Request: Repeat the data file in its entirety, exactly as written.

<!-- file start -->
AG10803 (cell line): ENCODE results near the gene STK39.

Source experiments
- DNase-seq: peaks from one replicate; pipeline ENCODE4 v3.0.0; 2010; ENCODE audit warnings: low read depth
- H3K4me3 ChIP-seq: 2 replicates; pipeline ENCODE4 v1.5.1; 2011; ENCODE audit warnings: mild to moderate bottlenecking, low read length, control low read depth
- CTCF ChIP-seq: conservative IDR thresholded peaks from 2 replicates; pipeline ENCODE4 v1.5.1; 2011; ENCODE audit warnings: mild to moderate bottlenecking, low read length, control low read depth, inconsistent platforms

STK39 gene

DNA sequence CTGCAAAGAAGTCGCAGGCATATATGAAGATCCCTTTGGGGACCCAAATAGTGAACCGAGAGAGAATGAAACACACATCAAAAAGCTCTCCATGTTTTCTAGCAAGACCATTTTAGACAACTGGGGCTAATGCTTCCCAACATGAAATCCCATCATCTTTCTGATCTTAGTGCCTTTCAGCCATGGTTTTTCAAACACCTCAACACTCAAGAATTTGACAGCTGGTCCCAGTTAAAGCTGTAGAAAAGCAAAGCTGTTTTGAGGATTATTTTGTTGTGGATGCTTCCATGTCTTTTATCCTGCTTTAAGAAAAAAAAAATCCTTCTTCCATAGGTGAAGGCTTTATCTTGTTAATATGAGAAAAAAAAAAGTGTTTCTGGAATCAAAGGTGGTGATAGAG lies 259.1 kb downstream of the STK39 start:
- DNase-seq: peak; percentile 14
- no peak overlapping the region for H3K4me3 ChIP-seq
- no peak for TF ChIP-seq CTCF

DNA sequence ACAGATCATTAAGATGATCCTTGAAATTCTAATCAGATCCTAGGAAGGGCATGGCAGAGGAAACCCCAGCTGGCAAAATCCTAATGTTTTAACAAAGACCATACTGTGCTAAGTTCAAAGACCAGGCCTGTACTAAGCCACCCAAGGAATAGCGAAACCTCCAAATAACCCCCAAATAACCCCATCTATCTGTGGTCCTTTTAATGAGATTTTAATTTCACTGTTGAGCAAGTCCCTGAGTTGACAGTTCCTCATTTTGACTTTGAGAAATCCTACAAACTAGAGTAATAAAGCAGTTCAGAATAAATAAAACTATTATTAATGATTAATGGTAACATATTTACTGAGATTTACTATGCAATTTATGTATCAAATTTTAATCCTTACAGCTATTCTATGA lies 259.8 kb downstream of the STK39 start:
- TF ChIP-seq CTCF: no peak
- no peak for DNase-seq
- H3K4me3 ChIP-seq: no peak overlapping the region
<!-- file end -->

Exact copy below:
AG10803 (cell line): ENCODE results near the gene STK39.

Source experiments
- DNase-seq: peaks from one replicate; pipeline ENCODE4 v3.0.0; 2010; ENCODE audit warnings: low read depth
- H3K4me3 ChIP-seq: 2 replicates; pipeline ENCODE4 v1.5.1; 2011; ENCODE audit warnings: mild to moderate bottlenecking, low read length, control low read depth
- CTCF ChIP-seq: conservative IDR thresholded peaks from 2 replicates; pipeline ENCODE4 v1.5.1; 2011; ENCODE audit warnings: mild to moderate bottlenecking, low read length, control low read depth, inconsistent platforms

STK39 gene

DNA sequence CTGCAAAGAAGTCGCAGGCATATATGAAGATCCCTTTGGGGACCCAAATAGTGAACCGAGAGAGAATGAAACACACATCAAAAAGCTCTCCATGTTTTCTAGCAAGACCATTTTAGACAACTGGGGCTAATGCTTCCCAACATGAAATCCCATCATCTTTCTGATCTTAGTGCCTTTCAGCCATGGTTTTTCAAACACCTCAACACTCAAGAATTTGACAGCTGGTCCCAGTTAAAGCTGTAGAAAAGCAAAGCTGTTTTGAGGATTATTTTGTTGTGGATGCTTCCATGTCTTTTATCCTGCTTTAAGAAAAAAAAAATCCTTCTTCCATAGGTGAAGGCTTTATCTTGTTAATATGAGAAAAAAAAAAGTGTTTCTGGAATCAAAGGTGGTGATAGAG lies 259.1 kb downstream of the STK39 start:
- DNase-seq: peak; percentile 14
- no peak overlapping the region for H3K4me3 ChIP-seq
- no peak for TF ChIP-seq CTCF

DNA sequence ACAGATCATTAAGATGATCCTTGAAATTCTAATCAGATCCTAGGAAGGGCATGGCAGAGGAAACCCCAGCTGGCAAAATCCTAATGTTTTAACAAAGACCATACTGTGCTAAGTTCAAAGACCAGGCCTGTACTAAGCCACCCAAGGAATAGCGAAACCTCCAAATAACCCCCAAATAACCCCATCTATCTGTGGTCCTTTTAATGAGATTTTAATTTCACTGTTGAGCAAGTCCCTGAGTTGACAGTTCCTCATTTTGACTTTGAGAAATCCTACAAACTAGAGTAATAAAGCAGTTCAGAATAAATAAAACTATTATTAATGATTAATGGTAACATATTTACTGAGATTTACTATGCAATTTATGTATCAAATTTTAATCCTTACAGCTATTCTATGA lies 259.8 kb downstream of the STK39 start:
- TF ChIP-seq CTCF: no peak
- no peak for DNase-seq
- H3K4me3 ChIP-seq: no peak overlapping the region